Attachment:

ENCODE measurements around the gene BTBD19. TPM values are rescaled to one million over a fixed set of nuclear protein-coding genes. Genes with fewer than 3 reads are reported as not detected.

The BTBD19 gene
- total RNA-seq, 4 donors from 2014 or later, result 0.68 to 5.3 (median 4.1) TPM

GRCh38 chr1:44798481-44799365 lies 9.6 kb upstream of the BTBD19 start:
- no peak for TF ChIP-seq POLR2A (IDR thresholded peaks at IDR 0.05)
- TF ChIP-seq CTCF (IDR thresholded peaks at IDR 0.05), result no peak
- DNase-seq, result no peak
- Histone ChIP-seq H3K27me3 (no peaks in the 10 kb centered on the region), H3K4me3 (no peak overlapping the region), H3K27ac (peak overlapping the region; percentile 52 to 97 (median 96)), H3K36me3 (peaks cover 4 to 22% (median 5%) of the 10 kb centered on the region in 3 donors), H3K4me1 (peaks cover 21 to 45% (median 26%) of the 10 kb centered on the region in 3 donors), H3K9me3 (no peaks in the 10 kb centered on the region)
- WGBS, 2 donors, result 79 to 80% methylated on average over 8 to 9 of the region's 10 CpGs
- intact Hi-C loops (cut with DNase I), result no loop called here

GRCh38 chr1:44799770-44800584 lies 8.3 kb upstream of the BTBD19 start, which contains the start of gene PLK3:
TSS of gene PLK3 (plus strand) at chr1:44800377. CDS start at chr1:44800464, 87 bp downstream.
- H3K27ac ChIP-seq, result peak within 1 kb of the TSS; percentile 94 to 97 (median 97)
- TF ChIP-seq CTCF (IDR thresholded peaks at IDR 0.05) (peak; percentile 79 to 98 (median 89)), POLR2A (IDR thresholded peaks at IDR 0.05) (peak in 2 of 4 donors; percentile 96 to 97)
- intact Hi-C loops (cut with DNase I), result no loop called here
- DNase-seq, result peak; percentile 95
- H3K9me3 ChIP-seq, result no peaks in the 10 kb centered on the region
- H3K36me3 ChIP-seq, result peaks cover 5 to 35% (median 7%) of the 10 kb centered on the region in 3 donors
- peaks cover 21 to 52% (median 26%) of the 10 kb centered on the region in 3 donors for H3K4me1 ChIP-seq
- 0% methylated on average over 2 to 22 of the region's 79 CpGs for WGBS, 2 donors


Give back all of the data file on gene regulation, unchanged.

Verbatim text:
ENCODE measurements around the gene BTBD19. TPM values are rescaled to one million over a fixed set of nuclear protein-coding genes. Genes with fewer than 3 reads are reported as not detected.

The BTBD19 gene
- total RNA-seq, 4 donors from 2014 or later, result 0.68 to 5.3 (median 4.1) TPM

GRCh38 chr1:44798481-44799365 lies 9.6 kb upstream of the BTBD19 start:
- no peak for TF ChIP-seq POLR2A (IDR thresholded peaks at IDR 0.05)
- TF ChIP-seq CTCF (IDR thresholded peaks at IDR 0.05), result no peak
- DNase-seq, result no peak
- Histone ChIP-seq H3K27me3 (no peaks in the 10 kb centered on the region), H3K4me3 (no peak overlapping the region), H3K27ac (peak overlapping the region; percentile 52 to 97 (median 96)), H3K36me3 (peaks cover 4 to 22% (median 5%) of the 10 kb centered on the region in 3 donors), H3K4me1 (peaks cover 21 to 45% (median 26%) of the 10 kb centered on the region in 3 donors), H3K9me3 (no peaks in the 10 kb centered on the region)
- WGBS, 2 donors, result 79 to 80% methylated on average over 8 to 9 of the region's 10 CpGs
- intact Hi-C loops (cut with DNase I), result no loop called here

GRCh38 chr1:44799770-44800584 lies 8.3 kb upstream of the BTBD19 start, which contains the start of gene PLK3:
TSS of gene PLK3 (plus strand) at chr1:44800377. CDS start at chr1:44800464, 87 bp downstream.
- H3K27ac ChIP-seq, result peak within 1 kb of the TSS; percentile 94 to 97 (median 97)
- TF ChIP-seq CTCF (IDR thresholded peaks at IDR 0.05) (peak; percentile 79 to 98 (median 89)), POLR2A (IDR thresholded peaks at IDR 0.05) (peak in 2 of 4 donors; percentile 96 to 97)
- intact Hi-C loops (cut with DNase I), result no loop called here
- DNase-seq, result peak; percentile 95
- H3K9me3 ChIP-seq, result no peaks in the 10 kb centered on the region
- H3K36me3 ChIP-seq, result peaks cover 5 to 35% (median 7%) of the 10 kb centered on the region in 3 donors
- peaks cover 21 to 52% (median 26%) of the 10 kb centered on the region in 3 donors for H3K4me1 ChIP-seq
- 0% methylated on average over 2 to 22 of the region's 79 CpGs for WGBS, 2 donors